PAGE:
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Cooperation for responsible fisheries in Eastern Mediterranean - GCP/INT/271/EC










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    Project
    Supporting National Economies and Protecting Livelihoods in the Fisheries Sector of the Eastern Mediterranean - GCP/INT/318/EC 2020
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    While the Eastern Mediterranean is home to active fisheries that provide important sources of food and employment, overfishing and environmental degradation pose a threat to their sustainability. In addition, scarce fisheries data and weak fisheries management in some parts of the region hinder the transition towards sustainable fisheries production systems in the subregion. The objective of the EastMed programme was to support the sustainability of marine fisheries in the Eastern Mediterranean Sea and its ecosystem, taking into consideration environmental, biological, economic, social and institutional issues in countries in this area. The activities carried out during the eighth year of the EastMed programme, which are the focus of this project, were designed to help consolidate the achievements to date, enhancing national capacities for fisheries management and strengthening subregional cooperation for the management of shared resources in the Eastern Mediterranean.
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    Book (stand-alone)
    A Sub-regional Analysis of the Socio-Economic situation of the Eastern Mediterranean Fisheries 2016
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    Within the framework of the FAO EastMed project, a Working Group on the socio-economic analysis of the fisheries sector in the Eastern Mediterranean was conducted in Athens, Greece from the 2-6 of November 2015. The goal of the working group was to contribute to the understanding of the socio-economic situation of fishing fleets in the Eastern Mediterranean countries, with a view to support economic advice in fisheries management. This report is the result of the working group and compares selec ted fisheries socio-economic indicators, including harvesting cost structure and profitability of main fleet segments. During the working group data was compiled from the Eastern Mediterranean, including Cyprus, Egypt, Palestine (Gaza Strip), Greece, Italy (Ionian Sea), Lebanon and Turkey. For the EU countries the data derived from the EU Data Collection Framework (2010/93/EU) was used, while for the non-EU areas the data was derived from the socio-economic surveys which are currently being co nducted within the framework of the FAO EastMed project. Data from Turkey was derived from the Turkish Statistical Institute. The data collected by both the EU and non-EU areas follow a comparable standard methodology, and using these data sets, socio-economic indicators were estimated and compared among countries and fleet segments in the region. The economic performance of 25 fleet segments from the seven areas mentioned above were analyzed and compared for the year 2012. The fisheries secto r in the region including the Black Sea Turkish production, produced a total of 581 thousand tons of seafood with an estimated value of $1.6 billion. The fishing fleet directly employed 80,017 people on a full-time basis working onboard 40,436 vessels. According to the data presented in this report, the value added generated by fisheries made up 0.05% of the total GDP generated in the region, employing less than 1% of the labour force. However, in the coastal communities of the region it repre sented an important source of employment, income and a highly valuable source of animal protein. In terms of profitability, the best performances were showed in Egypt, Lebanon and Italy, while the worst performance was found in Gaza Strip, where the activity was not profitable. In the vast majority of the fleet segments analysed, crew members are paid with a share system where the running costs are subtracted from the revenues before allocating the shares to the crew members and to the owner. Th e salary per fisher compared to the minimum wage of the manufacturing sector, was lower in Gaza and Lebanon, and higher in Egypt. The ratio of energy costs to operating costs showed the highest value in the fleets operating in Gaza, where energy costs are at an unsustainable level, which is detrimental with respect to the salaries of the workers and the remuneration of the investments. The fuel efficiency showed the highest values in Turkey, and the lowest in Italy where all the fleet segments s cored an extremely low value. The comparison of the breakdown of the cost factors showed that labour and energy were in general the primary costs associated with fishing, although their proportion varies among countries, depending on many factors, such as the fleet structure, the harvesting methods and the fuel subsidies/taxes. In general, vessels using active fishing gears (i.e. trawlers) are more dependent on fuel and have the energy costs accounting for a larger proportion of the operational costs while, for the artisanal vessels using passive gears, labour represents the larger proportion of the operational costs. Salaries can absorb as much as half of the total operating costs in small-scale fisheries, with the exceptions of Gaza and Turkey where the labour costs were below 20%.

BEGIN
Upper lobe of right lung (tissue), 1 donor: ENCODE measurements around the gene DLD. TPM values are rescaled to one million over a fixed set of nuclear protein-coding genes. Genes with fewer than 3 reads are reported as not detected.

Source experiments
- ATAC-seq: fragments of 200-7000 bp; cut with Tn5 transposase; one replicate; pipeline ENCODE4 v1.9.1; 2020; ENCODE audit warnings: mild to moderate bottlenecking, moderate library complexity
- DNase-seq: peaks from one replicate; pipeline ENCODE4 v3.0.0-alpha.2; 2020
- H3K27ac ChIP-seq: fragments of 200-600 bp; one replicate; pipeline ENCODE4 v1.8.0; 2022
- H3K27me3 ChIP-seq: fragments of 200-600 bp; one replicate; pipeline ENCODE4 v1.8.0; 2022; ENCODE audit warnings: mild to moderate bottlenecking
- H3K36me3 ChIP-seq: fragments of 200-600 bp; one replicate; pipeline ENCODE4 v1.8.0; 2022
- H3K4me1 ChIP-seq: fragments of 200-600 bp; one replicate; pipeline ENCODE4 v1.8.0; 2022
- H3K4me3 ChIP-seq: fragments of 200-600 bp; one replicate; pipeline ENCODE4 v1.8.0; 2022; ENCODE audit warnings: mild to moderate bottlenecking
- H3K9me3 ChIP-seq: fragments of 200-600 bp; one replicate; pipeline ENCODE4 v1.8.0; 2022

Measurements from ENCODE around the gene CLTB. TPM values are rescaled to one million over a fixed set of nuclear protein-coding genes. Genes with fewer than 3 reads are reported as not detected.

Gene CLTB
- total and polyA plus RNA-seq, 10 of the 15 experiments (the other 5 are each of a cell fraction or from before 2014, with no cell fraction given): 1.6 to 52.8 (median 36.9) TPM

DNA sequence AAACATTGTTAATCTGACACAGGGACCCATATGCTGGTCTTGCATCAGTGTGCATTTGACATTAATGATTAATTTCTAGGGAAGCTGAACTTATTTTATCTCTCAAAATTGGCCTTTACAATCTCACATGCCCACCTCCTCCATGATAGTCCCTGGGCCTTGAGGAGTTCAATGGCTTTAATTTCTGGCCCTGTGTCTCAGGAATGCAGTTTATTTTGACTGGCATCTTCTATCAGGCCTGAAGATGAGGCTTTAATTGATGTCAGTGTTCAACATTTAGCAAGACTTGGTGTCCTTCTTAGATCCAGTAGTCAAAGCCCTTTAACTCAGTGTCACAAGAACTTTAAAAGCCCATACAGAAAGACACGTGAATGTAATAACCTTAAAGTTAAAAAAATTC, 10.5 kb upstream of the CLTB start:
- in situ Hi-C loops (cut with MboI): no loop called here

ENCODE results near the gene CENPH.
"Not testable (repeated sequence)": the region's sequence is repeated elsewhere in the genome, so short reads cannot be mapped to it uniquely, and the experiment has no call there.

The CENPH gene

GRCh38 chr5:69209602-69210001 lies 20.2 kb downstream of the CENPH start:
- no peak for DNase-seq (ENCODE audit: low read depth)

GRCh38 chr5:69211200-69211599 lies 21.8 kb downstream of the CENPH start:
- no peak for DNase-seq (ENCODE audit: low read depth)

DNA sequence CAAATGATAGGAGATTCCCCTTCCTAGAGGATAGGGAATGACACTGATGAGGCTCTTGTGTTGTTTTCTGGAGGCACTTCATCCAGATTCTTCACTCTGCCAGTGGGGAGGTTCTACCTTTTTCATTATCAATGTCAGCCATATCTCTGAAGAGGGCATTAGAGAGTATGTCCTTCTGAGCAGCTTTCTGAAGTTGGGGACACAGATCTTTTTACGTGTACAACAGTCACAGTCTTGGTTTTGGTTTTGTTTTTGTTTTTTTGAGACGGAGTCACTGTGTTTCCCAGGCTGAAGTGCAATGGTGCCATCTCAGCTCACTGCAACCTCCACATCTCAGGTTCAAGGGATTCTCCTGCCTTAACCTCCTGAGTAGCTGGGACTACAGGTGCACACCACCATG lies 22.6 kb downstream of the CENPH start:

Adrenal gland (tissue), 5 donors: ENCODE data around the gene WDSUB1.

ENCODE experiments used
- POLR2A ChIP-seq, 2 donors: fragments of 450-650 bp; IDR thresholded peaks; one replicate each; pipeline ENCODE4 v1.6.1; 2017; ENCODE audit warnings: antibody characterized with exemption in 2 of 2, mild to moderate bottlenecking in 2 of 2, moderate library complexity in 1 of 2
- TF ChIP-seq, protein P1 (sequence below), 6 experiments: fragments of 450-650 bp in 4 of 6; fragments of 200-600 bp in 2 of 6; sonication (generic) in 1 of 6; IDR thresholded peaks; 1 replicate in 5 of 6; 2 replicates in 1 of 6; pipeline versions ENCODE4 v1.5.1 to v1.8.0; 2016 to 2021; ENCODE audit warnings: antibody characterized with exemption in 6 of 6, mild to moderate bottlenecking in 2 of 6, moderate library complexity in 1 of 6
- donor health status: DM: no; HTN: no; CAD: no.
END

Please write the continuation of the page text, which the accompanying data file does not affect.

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    Project
    Enhancing Sustainable Management of Marine Fisheries in the Eastern Mediterranean - GCP/INT/041/ITA 2022
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    Eastern Mediterranean countries have active fisheries that provide important sources of food and employment. However, overfishing and environmental degradation pose a threat to the sustainability of these fisheries. In addition, fisheries data are scarce for some parts of the Eastern Mediterranean, while the capacity to formulate and implement the necessary management measures to promote sustainable fisheries still needs to be strengthened in some countries. The past general lack of partnerships and cooperation has resulted in significant differences between nations in the way that fisheries are managed. This, in turn, has led to considerable disparity in the subregion’s fisheries departments. Furthermore, national management plans were often weak or absent, and the level of engagement of Eastern Mediterranean countries in regional management processes was very limited. Against this background, the project aimed to support and improve the capacity of national fisheries departments in five target countries (Egypt, Lebanon, Palestine, the Syrian Arab Republic and Türkiye), to increase their scientific and technical information base for fisheries management, and to develop coordinated and participative fisheries management plans in the Eastern Mediterranean subregion.